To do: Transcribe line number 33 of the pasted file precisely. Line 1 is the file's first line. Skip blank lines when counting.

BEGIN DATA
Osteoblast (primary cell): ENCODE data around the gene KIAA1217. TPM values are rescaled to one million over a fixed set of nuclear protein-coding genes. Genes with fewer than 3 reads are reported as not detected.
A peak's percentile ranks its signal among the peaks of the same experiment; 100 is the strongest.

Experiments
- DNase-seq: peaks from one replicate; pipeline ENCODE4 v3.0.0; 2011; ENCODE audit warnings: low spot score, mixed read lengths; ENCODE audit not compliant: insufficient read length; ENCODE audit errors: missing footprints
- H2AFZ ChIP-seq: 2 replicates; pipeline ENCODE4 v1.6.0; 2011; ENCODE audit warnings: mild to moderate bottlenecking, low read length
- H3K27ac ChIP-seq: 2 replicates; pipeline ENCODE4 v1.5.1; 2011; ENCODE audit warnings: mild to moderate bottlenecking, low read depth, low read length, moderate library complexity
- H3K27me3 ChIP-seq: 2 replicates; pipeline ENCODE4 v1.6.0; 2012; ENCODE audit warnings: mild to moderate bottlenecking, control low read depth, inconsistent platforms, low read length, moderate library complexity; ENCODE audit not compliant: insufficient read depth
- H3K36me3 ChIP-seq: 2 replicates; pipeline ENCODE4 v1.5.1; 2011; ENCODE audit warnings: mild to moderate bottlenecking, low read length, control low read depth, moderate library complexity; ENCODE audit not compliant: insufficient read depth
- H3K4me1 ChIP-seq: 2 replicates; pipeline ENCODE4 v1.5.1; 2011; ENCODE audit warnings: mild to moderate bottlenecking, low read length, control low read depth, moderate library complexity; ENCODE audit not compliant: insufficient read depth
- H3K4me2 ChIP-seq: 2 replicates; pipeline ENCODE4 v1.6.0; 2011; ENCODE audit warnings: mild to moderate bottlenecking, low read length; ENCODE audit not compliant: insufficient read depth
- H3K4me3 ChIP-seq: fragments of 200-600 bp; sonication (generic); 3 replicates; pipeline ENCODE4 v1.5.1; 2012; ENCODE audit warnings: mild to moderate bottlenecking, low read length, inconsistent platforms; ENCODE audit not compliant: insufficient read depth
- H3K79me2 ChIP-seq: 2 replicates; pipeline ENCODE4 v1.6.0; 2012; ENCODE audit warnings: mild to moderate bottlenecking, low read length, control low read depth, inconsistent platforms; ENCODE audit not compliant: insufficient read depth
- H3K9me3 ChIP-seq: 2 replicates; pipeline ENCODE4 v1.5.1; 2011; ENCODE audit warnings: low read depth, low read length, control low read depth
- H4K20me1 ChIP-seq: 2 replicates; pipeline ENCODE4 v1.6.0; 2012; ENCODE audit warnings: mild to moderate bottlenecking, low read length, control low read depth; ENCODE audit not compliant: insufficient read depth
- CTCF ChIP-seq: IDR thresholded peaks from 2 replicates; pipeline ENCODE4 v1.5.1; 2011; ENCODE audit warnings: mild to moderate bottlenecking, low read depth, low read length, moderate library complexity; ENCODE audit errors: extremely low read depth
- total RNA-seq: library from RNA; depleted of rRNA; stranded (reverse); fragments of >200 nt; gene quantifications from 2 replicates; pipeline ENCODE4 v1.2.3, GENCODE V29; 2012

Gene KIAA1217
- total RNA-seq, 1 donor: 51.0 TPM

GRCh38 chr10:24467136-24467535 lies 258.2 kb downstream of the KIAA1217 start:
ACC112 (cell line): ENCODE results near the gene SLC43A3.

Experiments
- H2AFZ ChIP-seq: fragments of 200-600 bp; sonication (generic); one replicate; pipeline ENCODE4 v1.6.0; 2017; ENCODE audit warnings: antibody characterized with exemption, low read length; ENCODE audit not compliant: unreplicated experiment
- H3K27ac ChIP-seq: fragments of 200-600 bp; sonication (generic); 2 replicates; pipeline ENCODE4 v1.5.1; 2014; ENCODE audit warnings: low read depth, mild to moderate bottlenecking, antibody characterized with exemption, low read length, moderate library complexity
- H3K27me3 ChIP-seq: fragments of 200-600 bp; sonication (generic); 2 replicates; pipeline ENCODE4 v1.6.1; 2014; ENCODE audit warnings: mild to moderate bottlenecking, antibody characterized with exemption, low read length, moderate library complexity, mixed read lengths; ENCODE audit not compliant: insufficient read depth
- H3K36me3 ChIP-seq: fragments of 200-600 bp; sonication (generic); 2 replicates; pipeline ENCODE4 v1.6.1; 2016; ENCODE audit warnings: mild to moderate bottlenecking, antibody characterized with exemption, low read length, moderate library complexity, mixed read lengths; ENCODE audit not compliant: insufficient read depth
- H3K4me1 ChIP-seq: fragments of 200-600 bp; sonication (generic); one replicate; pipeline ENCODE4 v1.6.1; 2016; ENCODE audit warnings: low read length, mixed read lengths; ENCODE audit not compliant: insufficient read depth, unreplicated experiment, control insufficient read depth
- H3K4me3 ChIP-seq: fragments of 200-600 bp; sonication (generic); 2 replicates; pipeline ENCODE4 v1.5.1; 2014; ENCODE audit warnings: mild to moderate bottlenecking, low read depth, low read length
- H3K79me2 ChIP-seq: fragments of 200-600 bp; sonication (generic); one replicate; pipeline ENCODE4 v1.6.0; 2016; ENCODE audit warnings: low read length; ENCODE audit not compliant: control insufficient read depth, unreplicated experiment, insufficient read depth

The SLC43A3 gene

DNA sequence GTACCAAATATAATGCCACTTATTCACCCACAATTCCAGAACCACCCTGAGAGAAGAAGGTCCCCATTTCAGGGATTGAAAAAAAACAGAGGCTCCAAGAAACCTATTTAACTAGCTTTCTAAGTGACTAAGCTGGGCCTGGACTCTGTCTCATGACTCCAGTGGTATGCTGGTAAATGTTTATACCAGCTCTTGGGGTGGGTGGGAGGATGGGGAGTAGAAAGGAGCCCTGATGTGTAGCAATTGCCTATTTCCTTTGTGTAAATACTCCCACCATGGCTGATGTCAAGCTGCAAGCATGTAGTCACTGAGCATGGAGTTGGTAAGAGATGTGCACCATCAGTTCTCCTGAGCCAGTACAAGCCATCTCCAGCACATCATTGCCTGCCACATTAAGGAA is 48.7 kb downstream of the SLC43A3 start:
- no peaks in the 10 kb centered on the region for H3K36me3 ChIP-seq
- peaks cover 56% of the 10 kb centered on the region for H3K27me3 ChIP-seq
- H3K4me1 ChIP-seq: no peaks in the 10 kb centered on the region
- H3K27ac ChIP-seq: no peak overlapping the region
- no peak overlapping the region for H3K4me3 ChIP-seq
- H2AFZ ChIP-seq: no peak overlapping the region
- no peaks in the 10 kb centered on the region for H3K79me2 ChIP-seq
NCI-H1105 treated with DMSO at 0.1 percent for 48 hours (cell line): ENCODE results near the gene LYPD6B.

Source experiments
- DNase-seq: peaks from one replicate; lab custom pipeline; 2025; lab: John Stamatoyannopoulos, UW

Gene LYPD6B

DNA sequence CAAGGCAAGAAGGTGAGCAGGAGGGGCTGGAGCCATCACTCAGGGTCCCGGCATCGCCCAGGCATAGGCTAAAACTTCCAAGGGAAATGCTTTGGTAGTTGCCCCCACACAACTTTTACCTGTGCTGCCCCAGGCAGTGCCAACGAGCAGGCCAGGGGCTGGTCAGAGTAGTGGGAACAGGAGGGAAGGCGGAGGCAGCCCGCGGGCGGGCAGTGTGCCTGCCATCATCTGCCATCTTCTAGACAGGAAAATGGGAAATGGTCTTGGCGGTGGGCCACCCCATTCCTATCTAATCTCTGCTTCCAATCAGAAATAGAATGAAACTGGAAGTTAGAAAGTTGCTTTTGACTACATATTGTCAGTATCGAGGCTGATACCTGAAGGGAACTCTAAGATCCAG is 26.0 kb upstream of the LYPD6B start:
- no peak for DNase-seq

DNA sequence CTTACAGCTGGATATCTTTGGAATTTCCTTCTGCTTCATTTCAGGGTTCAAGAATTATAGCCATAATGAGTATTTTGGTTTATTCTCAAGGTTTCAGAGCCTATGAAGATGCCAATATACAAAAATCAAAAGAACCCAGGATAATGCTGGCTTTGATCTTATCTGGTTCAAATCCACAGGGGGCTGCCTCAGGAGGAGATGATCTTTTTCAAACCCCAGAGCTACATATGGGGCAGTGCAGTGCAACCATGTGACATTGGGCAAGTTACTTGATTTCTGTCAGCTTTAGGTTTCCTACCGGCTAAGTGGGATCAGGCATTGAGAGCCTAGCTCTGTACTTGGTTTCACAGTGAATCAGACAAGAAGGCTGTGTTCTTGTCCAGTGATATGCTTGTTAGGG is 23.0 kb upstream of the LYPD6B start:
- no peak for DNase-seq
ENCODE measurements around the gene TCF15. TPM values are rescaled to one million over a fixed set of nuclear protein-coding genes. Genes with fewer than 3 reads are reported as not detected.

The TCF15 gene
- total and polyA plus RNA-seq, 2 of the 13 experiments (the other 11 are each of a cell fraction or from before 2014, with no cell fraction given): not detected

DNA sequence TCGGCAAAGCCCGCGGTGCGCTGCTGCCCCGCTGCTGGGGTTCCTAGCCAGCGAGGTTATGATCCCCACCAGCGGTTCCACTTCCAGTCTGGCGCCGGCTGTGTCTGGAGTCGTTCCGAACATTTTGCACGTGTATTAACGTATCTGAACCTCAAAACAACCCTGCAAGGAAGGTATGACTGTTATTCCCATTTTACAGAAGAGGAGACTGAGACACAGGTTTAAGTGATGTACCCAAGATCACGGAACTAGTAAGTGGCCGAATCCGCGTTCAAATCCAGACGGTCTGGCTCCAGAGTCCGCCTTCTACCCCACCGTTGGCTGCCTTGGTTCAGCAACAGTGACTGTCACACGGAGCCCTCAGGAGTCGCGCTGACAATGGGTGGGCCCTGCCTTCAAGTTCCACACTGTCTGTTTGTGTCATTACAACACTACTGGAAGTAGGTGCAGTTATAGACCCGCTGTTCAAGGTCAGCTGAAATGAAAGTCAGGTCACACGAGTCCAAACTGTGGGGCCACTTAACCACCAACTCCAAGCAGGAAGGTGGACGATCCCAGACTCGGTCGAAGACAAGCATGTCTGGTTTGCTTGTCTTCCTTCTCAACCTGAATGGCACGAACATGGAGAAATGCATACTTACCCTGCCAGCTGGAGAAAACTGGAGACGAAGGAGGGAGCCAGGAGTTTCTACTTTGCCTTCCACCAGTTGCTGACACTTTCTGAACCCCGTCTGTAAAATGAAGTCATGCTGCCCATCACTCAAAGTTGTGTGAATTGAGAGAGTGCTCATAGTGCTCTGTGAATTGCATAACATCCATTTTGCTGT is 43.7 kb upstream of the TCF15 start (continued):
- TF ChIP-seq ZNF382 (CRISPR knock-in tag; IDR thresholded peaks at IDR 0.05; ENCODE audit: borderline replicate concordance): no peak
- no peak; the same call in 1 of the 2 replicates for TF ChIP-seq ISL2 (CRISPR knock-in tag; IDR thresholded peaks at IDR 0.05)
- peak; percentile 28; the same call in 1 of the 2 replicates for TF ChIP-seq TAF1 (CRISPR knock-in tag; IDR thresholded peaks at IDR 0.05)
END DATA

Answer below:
- H3K4me1 ChIP-seq: no peaks in the 10 kb centered on the region